On Saturday night, the Pawsox and Buffalo picked up a suspended game, and by the ninth inning, it had gotten out of hand. Already down 12-6 and trying to preserve the bullpen, Buffalo brought in veteran utilityman Trent Durrington to pitch, and after walking in a pair of runs, Pawtucket went into the bottom of the ninth with a seemingly insurmountable 14-6 lead. It was a perfect opportunity to get the struggling Hansen, expected to be the closer of the future when he was drafted two years ago, some ninth inning work. Hansen walked the first batter, and then had trouble fielding a ball against the next. Two singles, a double, a hit batter, and an error by outfielder David Murphy later, Hansen was out of the game, and the score was 14-11. Hoping to salvage something, Pawtucket then put in another struggling reliever for whom high expectations are held–Delcarmen. He got Franklin Gutierrez to pop up for out number one, but then the wheels came off. Shortstop Ed Rogers booted a Luis Rivas ground ball, Ben Francisco singled, Hector Luna doubled, and suddenly the game was tied. After an intentional walk to load the bases, Delcarmen then walked Mike Rose to give the Bisons an incredible 15-14 win. Expected to be an important part of the big league bullpen by now, both Hanson (7.20 ERA) and Delcarmen (7.24) are going backwards. And of course, Durrington now has a pitching victory to his credit.

Will Inman, RHP, High-A Brevard County (Brewers)

Inman entered the season with a career ERA of 1.77 and 193 strikeouts in 158 innings. He’s short, he doesn’t throw especially hard, and scouts wondered how his combination of plus-plus command of only decent stuff would play at the upper levels. So far, so good. Friday night, Inman fired seven shutout innings against Palm Beach, allowing three hits and striking out nine, lowering his ERA on the season to 1.51 in six starts, with 43 whiffs and just six free passes in 35.2 IP. Often for pitchers like this, Double- and/or Triple-A is the real test, so we still don’t know what we don’t know.

Chin-Lung Hu, SS, Double-A Jacksonville (Dodgers)

The hits just keep on coming. Given a rare day off on Friday, Hu was a late-game replacement and doubled in his only at-bat. On Saturday, the 23-year-old Taiwan native had a perfect five-for-five night with three more doubles, giving him 15 on the year, and tying him for the overall minor-league lead. After flying out on Sunday to end the six-for-six streak, Hu added two more hits to raise his season averages to .371/.392/.534. As a prospect for whom the bulk of his reputation is for his glove work, this is an exciting step forward.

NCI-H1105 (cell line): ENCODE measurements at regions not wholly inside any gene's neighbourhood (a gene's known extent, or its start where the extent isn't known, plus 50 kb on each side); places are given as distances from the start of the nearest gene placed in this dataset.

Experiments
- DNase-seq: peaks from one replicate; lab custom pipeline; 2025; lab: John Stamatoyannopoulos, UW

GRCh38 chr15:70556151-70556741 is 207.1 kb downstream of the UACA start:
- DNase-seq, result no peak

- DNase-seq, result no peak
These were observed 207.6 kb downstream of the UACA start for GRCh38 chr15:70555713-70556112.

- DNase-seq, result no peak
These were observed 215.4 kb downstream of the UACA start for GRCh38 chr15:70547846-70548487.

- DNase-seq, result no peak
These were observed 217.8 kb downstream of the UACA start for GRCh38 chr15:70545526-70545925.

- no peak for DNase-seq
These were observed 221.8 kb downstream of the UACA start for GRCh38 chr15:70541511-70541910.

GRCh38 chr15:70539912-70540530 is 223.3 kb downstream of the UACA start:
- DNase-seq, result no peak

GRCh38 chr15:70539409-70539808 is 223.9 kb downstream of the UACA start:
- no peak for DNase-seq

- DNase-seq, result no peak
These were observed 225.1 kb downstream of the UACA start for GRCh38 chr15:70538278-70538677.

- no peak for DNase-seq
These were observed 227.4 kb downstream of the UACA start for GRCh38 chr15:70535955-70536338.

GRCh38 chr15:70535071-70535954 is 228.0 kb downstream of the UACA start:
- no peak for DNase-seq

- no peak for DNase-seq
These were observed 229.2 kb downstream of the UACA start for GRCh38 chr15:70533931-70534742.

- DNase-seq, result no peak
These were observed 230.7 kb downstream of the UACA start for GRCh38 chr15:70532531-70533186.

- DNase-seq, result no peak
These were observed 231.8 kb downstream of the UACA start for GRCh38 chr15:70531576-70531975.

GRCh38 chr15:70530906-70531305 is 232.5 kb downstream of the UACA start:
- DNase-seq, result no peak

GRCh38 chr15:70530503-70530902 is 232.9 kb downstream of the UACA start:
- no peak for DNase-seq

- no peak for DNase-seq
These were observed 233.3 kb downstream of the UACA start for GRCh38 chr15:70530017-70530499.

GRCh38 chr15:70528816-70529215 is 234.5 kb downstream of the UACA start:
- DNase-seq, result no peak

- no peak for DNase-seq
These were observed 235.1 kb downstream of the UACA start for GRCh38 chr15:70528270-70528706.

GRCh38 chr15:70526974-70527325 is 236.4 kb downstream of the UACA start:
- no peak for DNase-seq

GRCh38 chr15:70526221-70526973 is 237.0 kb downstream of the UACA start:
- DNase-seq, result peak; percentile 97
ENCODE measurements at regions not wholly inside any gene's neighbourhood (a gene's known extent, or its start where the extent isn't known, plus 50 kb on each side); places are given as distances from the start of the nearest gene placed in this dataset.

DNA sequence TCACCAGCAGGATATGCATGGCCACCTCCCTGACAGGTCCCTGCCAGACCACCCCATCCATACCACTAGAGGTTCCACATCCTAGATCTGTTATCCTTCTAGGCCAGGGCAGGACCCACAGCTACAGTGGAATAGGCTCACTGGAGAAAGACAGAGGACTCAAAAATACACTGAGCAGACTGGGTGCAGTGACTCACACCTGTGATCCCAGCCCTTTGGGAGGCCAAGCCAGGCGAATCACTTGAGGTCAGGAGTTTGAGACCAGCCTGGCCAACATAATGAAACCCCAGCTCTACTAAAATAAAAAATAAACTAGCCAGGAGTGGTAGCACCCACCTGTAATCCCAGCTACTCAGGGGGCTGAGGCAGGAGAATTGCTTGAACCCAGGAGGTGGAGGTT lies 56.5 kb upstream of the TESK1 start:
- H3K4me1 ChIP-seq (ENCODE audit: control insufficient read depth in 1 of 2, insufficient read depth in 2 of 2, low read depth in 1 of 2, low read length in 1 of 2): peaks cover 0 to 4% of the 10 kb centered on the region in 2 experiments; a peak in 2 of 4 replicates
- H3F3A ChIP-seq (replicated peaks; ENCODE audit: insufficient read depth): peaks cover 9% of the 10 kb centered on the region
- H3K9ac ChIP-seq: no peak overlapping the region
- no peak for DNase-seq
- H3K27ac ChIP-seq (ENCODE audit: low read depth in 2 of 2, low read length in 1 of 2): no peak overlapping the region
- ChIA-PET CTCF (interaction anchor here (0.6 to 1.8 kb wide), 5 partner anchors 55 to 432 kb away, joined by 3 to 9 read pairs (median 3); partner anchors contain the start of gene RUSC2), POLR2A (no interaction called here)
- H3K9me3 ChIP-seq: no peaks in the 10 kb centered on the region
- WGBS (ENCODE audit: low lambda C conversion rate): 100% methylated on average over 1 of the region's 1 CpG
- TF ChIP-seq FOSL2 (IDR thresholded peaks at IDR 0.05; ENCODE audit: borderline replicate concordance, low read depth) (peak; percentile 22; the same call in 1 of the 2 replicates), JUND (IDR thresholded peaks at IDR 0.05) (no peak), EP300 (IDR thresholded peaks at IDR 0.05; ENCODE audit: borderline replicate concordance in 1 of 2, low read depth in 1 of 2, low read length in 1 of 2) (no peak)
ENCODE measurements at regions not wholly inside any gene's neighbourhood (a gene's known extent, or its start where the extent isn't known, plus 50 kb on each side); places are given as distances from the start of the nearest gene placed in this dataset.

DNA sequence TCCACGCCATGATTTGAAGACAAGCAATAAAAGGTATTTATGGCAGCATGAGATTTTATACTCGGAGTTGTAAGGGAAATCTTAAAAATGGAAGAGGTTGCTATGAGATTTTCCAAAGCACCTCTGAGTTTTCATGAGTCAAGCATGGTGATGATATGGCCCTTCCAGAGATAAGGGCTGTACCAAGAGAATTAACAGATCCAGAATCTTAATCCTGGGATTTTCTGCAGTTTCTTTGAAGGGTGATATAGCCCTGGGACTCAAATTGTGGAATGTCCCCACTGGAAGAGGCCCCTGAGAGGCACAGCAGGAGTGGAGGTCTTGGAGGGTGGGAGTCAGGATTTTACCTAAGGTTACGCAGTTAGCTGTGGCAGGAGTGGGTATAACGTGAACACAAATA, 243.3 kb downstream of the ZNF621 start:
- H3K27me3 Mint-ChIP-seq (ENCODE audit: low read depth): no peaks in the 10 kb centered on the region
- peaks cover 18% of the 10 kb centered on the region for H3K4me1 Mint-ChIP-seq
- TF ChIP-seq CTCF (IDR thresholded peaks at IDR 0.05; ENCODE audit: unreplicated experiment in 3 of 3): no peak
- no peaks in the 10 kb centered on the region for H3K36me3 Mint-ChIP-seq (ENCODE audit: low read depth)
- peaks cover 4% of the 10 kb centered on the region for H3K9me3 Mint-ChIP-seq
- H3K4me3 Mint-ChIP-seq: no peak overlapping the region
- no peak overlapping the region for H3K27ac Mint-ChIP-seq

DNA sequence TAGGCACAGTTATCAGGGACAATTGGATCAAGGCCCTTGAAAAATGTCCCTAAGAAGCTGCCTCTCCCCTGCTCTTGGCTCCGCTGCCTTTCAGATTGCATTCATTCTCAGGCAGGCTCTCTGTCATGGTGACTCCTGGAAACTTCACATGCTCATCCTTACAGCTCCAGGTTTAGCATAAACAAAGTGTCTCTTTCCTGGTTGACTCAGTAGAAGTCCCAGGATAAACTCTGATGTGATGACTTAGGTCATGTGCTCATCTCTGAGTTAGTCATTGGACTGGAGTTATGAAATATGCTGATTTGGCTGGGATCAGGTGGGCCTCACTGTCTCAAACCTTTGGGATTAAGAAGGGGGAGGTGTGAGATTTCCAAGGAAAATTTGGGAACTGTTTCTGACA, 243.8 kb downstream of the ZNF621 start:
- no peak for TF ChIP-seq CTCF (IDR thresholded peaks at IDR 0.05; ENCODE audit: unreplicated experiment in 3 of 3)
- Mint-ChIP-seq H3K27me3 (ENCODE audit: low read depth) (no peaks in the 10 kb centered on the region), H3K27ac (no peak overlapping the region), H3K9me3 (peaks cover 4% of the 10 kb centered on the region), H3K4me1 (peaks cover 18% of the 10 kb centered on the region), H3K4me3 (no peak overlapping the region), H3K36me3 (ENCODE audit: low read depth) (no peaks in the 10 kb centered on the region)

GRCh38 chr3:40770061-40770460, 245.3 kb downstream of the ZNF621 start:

Wade LeBlanc, LHP, High-A Lake Elsinore (Padres)

A second-round pick last year, LeBlanc was a classic college over-performer–throwing strikes, spinning a good breaking ball, changing speeds well, and dominating less-advanced hitters. With his polish, the Padres began his full-season debut in the High-A California League, and he gave up nine runs in his first two starts. Those are also the only runs he’s given up this year. On Saturday night, LeBlanc was at his best, allowing just one hit over six innings while striking out 10 Stockton batters. In his last four outings, the 22-year-old southpaw has gone 23.1 innings without allowing a run, giving up just 11 hits, walking six, and punching out 26. With an 85-88 mph fastball, it’s hard to see him ever sitting at the front end of a big league rotation, but it’s not hard to at least see him in one, and that makes him a pretty good prospect.

Jeff Manship, RHP, Low-A Beloit (Twins)

Four years ago, Manship was one of the top high school arms available, but he wanted to pitch at Notre Dame. That plan was shelved for a bit as he required Tommy John surgery before his freshman year. He returned well, and while most teams passed on him as a sophomore-eligible draftee last June, the Twins took him in the 14th round and convinced him to signed for $300,000, or what’s roughly early fourth-round money. Manship fits the profile of many Twins pitchers–he’s a little undersized, but he has a quality four-pitch mix and is a strike-throwing machine. On Saturday, Manship struck out nine over seven innings and allowed one run on four hits, which raised his ERA to 0.92. In 39 innings he’s struck out 45 and walked just three, and should be heading to the Florida State League soon. In a system already loaded with pitching prospects, the Twins just found another one thanks to another heady pick by scouting director Mike Radcliff.